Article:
City Press reports that Lynne Brown, the minister of public enterprises, is demanding answers from Eskom’s chairperson, Ben Ngubane, its board and acting CEO Matshela Koko about R310,8-million that was irregularly spent on an unapproved project.
Brown, according to a letter obtained by City Press, expresses a concern that Eskom went ahead with its Back to Basics (B2B) Programme, even though her predecessor, Malusi Gigaba, decided not to approve the programme in May 2014.
The programme aimed to improve Eskom’s business processes involving engineering reliability and maintenance of the power utility’s assets, information technology, quality assurance, and promoting the safe and healthy lifestyle of employees.
Eskom has spent R2,55-billion so far in the project – R310,8-million of which has been classified as irregular expenditure.
Eskom’s spokesperson, Khulu Phasiwe, confirmed receiving written questions from City Press on 9 March, but has failed to respond despite a commitment to do so.
City Press has since attempted to contact Phasiwe and members of his communications team many times, which included sending numerous text messages and two follow-up emails on 10 and 13 March.
City Press made 22 calls to Phasiwe seeking answers to the questions. Calls were left unanswered.
Brown’s letter, dated January 11, which was sent to Ngubane and copied to Koko, has still not been responded to – according to a source in Eskom’s management.
Brown is demanding to know what action the board has taken against the irregular expenditure.
“According to your letter, the board’s investment subcommittee has condoned the irregular expenditure amounting to R310 788 195 regarding the B2B Programme.
“As you are aware, section 51(1) of the PFMA [Public Finance Management Act] requires the board inter alia to take effective and appropriate steps to prevent irregular expenditure as well as disciplinary steps against any employee who makes or permits irregular expenditure,” the minister said.
She said that she requested full details on what action the board had taken regarding the irregular expenditure in line with the PFMA, and also an explanation on why Eskom had not responded to Gigaba’s letter about the B2B Programme sent a year before.
“Furthermore, Eskom must explain how the R2,55-billion was incurred given that my predecessor’s decision not to approve the B2B Programme was communicated to Eskom in May 2014, including the quantification of the benefits associated with components of the programme that have already been implemented,” Brown said.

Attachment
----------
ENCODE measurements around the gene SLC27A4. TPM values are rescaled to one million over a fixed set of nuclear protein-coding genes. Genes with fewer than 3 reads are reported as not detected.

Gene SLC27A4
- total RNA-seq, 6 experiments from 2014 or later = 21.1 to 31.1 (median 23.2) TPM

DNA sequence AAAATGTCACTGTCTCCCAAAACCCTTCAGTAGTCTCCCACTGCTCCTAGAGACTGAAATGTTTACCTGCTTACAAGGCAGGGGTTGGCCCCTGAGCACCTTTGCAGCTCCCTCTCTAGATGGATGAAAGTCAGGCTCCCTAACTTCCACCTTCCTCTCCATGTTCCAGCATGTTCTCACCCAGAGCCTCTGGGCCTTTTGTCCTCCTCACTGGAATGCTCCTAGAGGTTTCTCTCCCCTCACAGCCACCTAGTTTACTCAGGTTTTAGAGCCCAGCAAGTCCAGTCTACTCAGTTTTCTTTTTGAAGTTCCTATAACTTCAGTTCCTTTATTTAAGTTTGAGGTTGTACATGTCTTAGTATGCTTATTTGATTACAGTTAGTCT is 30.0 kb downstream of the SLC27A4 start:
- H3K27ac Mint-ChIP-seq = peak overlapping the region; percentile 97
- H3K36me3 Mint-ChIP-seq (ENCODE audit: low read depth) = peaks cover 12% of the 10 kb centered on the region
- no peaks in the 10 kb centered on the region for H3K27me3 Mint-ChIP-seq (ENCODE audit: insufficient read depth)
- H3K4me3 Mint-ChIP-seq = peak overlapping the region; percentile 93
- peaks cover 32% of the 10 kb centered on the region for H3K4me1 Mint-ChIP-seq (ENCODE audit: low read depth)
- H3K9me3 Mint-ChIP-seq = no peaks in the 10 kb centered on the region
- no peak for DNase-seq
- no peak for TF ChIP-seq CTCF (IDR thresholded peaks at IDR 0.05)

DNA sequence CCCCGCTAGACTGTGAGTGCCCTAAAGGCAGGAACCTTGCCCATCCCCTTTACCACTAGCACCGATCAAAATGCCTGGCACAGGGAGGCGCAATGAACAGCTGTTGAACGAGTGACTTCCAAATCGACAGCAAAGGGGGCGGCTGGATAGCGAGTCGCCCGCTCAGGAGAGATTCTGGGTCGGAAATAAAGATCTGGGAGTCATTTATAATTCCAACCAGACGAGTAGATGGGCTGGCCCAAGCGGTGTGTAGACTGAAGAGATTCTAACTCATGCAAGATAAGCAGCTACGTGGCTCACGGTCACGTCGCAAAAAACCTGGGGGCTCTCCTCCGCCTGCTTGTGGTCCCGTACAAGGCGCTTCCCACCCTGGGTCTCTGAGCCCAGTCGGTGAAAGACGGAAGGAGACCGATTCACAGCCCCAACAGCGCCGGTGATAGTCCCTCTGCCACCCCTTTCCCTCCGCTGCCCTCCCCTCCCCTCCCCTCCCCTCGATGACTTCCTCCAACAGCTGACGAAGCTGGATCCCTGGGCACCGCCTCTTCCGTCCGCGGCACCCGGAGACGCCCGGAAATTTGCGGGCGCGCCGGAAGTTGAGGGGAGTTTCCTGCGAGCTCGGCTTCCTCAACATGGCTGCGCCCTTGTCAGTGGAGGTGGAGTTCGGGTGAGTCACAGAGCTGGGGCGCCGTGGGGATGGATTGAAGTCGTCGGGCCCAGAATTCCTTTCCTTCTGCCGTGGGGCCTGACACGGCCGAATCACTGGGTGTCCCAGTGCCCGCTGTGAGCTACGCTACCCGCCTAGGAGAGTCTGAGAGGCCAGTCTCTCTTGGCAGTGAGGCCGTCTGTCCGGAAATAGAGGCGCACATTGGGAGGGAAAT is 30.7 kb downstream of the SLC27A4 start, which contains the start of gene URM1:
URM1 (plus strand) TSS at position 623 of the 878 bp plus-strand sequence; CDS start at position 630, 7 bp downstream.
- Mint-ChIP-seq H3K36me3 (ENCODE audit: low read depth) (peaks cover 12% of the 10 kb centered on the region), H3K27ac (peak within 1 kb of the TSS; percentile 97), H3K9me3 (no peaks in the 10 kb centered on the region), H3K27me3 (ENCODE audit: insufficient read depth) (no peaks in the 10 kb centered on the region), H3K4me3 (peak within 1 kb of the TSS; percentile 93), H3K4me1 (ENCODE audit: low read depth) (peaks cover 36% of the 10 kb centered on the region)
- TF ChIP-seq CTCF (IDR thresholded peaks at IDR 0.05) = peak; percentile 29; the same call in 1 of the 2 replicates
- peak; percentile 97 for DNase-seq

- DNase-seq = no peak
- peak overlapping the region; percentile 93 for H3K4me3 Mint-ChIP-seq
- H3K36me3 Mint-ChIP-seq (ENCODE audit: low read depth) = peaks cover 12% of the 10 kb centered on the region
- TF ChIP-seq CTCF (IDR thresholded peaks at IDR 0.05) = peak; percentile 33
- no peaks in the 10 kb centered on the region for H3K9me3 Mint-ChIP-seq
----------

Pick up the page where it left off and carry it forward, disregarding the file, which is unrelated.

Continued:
A source – who declined to be named for fear of reprisals – told City Press that the programme had been implemented in a hurry and the necessary approvals were not obtained.
“The full programme was estimated at R2,55-billion, but only the engineering tools component, which cost R310,8-million, was implemented,” the source said.
Koko was divisional executive of group technology at the time the B2B Programme was first implemented and this puts the irregular expenditure at his doorstep.
Two companies – Accenture and EY – received contracts on an emergency basis to implement the engineering tools component of the programme.
“The original PFMA application made in July 2013 sought approval only for the engineering tools component of the B2B Programme … an application was not made for the full programme.
“Gigaba declined to approve the application, but the engineering tools component went ahead nevertheless, causing the R310,8-million irregular expenditure,” said the source.
Brown’s spokesperson, Colin Cruywagen, said the Eskom board was of the view that no disciplinary action was required because value for money was derived.
“The minister has written to the board to clarify certain issues before the PFMA withdrawal can be finalised and this includes steps taken to prevent wasteful expenditure, reasons disciplinary action was not taken and delays in responding to the minister’s initial request for a revised application,” Cruywagen said.
Koko admitted that Eskom had agreed to prepay R586-million to coal mining company Tegeta Exploration and Resources – owned by the Gupta family and President Jacob Zuma’s son Duduzane.
Koko signed the document.
The prepayment deal appeared to have been designed to rescue the Guptas.
It was signed just days before Tegeta unexpectedly came up with R2.15 billion in funding to buy the Optimum Coal Mine.
Tegeta was fingered in former public protector Thuli Madonsela’s State of Capture report, which prompted Brian Molefe to resign as Eskom CEO.
Eskom justified the prepayment on the basis that Eskom needed to urgently secure coal for Arnot Power Station to avoid load shedding.
This article was first published by City Press and is republished here with permission.
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